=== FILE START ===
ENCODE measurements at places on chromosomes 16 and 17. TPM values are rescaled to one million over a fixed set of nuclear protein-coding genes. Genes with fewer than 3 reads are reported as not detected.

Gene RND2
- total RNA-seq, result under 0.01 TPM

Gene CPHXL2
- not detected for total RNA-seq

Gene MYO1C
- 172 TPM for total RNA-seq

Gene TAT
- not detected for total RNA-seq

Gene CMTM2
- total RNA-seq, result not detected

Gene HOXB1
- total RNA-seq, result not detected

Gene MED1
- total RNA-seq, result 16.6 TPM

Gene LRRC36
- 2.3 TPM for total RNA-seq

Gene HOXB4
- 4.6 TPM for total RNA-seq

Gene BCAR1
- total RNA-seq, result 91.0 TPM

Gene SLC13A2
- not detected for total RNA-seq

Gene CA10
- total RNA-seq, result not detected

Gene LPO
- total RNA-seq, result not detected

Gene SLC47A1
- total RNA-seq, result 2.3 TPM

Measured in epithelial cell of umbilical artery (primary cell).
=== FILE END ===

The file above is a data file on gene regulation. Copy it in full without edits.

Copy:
ENCODE measurements at places on chromosomes 16 and 17. TPM values are rescaled to one million over a fixed set of nuclear protein-coding genes. Genes with fewer than 3 reads are reported as not detected.

Gene RND2
- total RNA-seq, result under 0.01 TPM

Gene CPHXL2
- not detected for total RNA-seq

Gene MYO1C
- 172 TPM for total RNA-seq

Gene TAT
- not detected for total RNA-seq

Gene CMTM2
- total RNA-seq, result not detected

Gene HOXB1
- total RNA-seq, result not detected

Gene MED1
- total RNA-seq, result 16.6 TPM

Gene LRRC36
- 2.3 TPM for total RNA-seq

Gene HOXB4
- 4.6 TPM for total RNA-seq

Gene BCAR1
- total RNA-seq, result 91.0 TPM

Gene SLC13A2
- not detected for total RNA-seq

Gene CA10
- total RNA-seq, result not detected

Gene LPO
- total RNA-seq, result not detected

Gene SLC47A1
- total RNA-seq, result 2.3 TPM

Measured in epithelial cell of umbilical artery (primary cell).